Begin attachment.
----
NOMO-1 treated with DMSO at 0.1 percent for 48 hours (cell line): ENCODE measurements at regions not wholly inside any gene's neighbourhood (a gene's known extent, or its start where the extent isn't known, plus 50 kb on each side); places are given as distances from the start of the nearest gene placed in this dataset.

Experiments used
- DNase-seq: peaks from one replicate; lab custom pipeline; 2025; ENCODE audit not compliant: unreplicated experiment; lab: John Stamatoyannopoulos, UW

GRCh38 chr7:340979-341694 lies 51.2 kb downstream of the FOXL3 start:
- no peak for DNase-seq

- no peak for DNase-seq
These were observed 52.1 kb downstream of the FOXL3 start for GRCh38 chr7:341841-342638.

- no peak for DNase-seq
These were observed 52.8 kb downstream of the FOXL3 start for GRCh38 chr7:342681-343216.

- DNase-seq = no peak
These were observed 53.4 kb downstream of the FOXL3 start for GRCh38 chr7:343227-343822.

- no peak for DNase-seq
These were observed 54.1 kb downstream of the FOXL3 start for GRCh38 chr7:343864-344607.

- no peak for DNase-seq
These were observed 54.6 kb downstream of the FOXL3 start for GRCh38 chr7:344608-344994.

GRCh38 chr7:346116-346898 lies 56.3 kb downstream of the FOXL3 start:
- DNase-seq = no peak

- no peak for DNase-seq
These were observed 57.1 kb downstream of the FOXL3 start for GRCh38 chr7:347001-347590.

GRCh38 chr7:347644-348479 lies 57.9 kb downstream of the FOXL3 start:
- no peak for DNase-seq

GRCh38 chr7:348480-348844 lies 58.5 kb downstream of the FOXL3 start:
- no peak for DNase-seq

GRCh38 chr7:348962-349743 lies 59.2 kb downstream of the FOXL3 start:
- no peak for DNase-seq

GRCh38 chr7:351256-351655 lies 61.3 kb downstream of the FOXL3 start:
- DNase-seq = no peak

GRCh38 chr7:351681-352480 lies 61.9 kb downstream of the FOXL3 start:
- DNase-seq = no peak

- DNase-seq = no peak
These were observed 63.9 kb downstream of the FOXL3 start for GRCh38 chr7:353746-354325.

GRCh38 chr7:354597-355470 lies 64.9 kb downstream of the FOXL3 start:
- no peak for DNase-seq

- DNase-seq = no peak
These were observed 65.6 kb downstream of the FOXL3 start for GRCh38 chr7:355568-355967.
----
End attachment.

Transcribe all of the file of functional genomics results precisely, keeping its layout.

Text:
NOMO-1 treated with DMSO at 0.1 percent for 48 hours (cell line): ENCODE measurements at regions not wholly inside any gene's neighbourhood (a gene's known extent, or its start where the extent isn't known, plus 50 kb on each side); places are given as distances from the start of the nearest gene placed in this dataset.

Experiments used
- DNase-seq: peaks from one replicate; lab custom pipeline; 2025; ENCODE audit not compliant: unreplicated experiment; lab: John Stamatoyannopoulos, UW

GRCh38 chr7:340979-341694 lies 51.2 kb downstream of the FOXL3 start:
- no peak for DNase-seq

- no peak for DNase-seq
These were observed 52.1 kb downstream of the FOXL3 start for GRCh38 chr7:341841-342638.

- no peak for DNase-seq
These were observed 52.8 kb downstream of the FOXL3 start for GRCh38 chr7:342681-343216.

- DNase-seq = no peak
These were observed 53.4 kb downstream of the FOXL3 start for GRCh38 chr7:343227-343822.

- no peak for DNase-seq
These were observed 54.1 kb downstream of the FOXL3 start for GRCh38 chr7:343864-344607.

- no peak for DNase-seq
These were observed 54.6 kb downstream of the FOXL3 start for GRCh38 chr7:344608-344994.

GRCh38 chr7:346116-346898 lies 56.3 kb downstream of the FOXL3 start:
- DNase-seq = no peak

- no peak for DNase-seq
These were observed 57.1 kb downstream of the FOXL3 start for GRCh38 chr7:347001-347590.

GRCh38 chr7:347644-348479 lies 57.9 kb downstream of the FOXL3 start:
- no peak for DNase-seq

GRCh38 chr7:348480-348844 lies 58.5 kb downstream of the FOXL3 start:
- no peak for DNase-seq

GRCh38 chr7:348962-349743 lies 59.2 kb downstream of the FOXL3 start:
- no peak for DNase-seq

GRCh38 chr7:351256-351655 lies 61.3 kb downstream of the FOXL3 start:
- DNase-seq = no peak

GRCh38 chr7:351681-352480 lies 61.9 kb downstream of the FOXL3 start:
- DNase-seq = no peak

- DNase-seq = no peak
These were observed 63.9 kb downstream of the FOXL3 start for GRCh38 chr7:353746-354325.

GRCh38 chr7:354597-355470 lies 64.9 kb downstream of the FOXL3 start:
- no peak for DNase-seq

- DNase-seq = no peak
These were observed 65.6 kb downstream of the FOXL3 start for GRCh38 chr7:355568-355967.